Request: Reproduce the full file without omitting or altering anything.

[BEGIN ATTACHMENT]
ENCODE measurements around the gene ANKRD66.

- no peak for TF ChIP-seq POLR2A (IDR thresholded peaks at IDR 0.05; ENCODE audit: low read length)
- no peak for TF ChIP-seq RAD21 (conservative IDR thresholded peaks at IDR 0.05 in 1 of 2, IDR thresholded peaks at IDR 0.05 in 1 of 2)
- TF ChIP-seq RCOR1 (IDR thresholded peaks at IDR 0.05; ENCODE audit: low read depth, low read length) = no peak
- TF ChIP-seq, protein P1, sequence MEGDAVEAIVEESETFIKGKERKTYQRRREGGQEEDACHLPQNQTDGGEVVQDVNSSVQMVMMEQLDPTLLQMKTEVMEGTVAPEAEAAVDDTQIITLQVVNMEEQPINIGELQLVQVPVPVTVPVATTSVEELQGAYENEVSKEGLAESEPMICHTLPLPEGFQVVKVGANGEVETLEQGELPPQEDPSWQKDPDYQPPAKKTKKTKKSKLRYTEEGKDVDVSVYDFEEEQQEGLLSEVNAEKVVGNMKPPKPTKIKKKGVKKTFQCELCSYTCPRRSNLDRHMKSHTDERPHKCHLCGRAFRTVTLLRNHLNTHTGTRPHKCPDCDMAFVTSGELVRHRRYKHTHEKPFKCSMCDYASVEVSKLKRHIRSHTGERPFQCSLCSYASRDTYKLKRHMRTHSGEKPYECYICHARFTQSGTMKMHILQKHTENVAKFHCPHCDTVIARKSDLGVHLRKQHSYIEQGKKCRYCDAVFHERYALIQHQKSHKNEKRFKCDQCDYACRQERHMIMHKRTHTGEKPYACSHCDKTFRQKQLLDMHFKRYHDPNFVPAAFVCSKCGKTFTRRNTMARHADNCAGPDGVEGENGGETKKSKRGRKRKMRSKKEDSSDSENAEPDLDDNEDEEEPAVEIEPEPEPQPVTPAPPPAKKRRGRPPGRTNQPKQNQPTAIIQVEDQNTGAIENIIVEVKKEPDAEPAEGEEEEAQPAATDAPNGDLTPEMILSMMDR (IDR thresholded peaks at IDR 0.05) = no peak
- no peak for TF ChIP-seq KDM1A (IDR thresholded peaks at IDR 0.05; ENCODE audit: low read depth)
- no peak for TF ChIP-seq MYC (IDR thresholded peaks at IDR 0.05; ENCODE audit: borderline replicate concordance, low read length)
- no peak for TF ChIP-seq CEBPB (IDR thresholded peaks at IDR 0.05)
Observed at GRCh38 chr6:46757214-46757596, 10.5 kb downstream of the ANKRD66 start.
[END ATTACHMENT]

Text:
ENCODE measurements around the gene ANKRD66.

- no peak for TF ChIP-seq POLR2A (IDR thresholded peaks at IDR 0.05; ENCODE audit: low read length)
- no peak for TF ChIP-seq RAD21 (conservative IDR thresholded peaks at IDR 0.05 in 1 of 2, IDR thresholded peaks at IDR 0.05 in 1 of 2)
- TF ChIP-seq RCOR1 (IDR thresholded peaks at IDR 0.05; ENCODE audit: low read depth, low read length) = no peak
- TF ChIP-seq, protein P1, sequence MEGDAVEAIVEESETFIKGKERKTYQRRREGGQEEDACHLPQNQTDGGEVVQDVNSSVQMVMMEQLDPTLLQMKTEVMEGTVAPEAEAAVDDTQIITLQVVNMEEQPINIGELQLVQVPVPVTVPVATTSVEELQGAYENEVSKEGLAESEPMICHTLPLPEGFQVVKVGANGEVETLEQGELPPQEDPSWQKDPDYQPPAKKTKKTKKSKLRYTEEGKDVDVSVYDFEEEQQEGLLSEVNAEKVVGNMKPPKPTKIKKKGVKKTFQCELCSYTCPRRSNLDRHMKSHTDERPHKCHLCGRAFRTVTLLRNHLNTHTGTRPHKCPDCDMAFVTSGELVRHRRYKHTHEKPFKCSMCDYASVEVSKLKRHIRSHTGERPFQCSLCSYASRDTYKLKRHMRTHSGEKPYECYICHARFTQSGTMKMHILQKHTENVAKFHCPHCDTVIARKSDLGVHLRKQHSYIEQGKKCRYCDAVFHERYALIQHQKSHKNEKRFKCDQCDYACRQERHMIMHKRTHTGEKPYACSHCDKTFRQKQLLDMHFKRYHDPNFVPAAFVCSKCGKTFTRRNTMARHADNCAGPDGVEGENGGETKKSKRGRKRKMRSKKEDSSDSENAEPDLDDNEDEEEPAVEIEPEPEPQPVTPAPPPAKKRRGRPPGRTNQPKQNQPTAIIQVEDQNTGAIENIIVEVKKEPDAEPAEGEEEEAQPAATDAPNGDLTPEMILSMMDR (IDR thresholded peaks at IDR 0.05) = no peak
- no peak for TF ChIP-seq KDM1A (IDR thresholded peaks at IDR 0.05; ENCODE audit: low read depth)
- no peak for TF ChIP-seq MYC (IDR thresholded peaks at IDR 0.05; ENCODE audit: borderline replicate concordance, low read length)
- no peak for TF ChIP-seq CEBPB (IDR thresholded peaks at IDR 0.05)
Observed at GRCh38 chr6:46757214-46757596, 10.5 kb downstream of the ANKRD66 start.